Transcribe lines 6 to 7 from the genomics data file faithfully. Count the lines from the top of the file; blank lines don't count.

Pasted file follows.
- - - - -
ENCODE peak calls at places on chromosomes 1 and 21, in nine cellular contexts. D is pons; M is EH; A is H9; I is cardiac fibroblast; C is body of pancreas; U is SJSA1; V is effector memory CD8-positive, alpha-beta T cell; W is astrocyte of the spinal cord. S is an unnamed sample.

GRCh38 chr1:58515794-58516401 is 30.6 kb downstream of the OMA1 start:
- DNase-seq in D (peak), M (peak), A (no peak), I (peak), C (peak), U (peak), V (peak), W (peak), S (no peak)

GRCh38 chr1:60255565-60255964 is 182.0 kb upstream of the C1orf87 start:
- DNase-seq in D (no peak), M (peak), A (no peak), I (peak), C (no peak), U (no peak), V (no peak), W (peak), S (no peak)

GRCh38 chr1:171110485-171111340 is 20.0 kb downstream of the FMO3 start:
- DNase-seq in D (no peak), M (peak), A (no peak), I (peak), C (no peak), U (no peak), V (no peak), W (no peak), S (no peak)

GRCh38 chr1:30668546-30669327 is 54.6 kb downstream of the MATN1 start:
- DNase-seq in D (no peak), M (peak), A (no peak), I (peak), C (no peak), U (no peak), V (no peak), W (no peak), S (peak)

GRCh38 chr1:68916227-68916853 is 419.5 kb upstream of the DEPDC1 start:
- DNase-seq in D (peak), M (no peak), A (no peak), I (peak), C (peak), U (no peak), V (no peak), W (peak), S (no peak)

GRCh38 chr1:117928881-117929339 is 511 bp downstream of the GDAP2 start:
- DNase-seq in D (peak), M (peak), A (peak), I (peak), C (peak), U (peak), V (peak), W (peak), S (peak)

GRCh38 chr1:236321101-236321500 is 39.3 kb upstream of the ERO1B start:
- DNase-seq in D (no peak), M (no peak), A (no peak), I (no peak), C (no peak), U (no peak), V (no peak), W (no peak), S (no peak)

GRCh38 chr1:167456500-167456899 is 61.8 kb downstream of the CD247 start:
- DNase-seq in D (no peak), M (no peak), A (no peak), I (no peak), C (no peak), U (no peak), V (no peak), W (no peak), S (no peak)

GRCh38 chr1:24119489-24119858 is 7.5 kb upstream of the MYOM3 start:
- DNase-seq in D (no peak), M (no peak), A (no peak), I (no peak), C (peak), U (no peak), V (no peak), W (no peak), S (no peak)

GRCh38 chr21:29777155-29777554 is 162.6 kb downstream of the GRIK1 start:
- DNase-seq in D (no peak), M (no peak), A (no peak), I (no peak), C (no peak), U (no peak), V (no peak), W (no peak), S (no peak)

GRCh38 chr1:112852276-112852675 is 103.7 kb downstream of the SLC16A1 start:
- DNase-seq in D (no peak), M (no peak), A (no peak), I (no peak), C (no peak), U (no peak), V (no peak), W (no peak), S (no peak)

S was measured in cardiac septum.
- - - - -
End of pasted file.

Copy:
GRCh38 chr1:171110485-171111340 is 20.0 kb downstream of the FMO3 start:
- DNase-seq in D (no peak), M (peak), A (no peak), I (peak), C (no peak), U (no peak), V (no peak), W (no peak), S (no peak)